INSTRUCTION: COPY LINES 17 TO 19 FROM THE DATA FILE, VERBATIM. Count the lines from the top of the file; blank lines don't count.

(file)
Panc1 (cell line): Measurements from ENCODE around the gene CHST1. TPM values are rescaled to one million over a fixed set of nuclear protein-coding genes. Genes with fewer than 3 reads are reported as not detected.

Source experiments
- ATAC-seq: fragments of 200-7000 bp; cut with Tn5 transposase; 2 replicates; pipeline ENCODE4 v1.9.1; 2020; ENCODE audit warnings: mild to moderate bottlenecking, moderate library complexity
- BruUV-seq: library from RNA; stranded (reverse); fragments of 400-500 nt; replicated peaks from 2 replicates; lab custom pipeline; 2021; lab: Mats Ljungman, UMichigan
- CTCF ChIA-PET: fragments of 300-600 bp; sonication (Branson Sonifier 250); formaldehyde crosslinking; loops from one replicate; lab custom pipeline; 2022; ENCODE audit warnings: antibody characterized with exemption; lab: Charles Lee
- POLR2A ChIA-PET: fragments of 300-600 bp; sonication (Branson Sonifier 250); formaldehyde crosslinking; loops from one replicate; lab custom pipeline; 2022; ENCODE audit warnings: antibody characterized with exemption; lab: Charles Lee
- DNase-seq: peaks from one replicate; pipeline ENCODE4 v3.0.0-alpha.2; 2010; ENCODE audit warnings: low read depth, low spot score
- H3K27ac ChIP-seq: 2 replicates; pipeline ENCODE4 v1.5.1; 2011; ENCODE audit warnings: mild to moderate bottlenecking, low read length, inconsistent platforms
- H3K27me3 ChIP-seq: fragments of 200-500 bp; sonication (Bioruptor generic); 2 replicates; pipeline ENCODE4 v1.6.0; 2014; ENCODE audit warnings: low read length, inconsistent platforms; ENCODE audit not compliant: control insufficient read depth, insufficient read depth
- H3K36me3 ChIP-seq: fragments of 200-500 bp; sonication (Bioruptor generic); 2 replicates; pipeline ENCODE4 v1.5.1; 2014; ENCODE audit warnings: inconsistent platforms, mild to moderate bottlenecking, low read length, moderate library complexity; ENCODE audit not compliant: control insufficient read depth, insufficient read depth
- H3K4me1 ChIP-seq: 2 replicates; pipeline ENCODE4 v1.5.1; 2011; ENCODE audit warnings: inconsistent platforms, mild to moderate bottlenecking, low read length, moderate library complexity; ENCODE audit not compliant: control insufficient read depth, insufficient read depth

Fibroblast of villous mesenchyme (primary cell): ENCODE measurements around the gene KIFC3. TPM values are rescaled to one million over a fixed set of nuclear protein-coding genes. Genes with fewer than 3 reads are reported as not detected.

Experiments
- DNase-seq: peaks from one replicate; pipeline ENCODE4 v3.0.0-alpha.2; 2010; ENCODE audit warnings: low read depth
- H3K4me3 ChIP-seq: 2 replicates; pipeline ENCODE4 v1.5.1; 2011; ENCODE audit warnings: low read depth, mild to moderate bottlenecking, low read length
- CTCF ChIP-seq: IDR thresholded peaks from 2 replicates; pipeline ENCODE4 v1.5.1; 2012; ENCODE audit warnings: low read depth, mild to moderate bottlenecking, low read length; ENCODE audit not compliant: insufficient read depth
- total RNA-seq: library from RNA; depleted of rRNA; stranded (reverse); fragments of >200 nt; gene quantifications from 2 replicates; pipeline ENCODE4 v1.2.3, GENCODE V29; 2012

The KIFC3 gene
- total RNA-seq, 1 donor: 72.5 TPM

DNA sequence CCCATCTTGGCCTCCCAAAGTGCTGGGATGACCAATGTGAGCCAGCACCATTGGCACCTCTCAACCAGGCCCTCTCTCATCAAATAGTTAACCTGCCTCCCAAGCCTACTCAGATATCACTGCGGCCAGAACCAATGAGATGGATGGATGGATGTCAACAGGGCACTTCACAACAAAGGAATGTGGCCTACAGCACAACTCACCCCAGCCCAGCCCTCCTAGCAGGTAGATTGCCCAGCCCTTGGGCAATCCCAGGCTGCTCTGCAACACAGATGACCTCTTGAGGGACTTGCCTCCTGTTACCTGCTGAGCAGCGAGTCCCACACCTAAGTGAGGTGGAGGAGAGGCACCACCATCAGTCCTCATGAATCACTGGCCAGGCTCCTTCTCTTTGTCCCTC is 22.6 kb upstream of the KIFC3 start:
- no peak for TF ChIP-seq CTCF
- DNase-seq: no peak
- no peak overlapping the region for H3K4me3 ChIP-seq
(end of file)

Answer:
- total RNA-seq: library from RNA; depleted of rRNA; stranded (reverse); fragments of >200 nt; gene quantifications from 2 replicates; pipeline ENCODE4 v1.2.3, GENCODE V29; 2012

The KIFC3 gene
- total RNA-seq, 1 donor: 72.5 TPM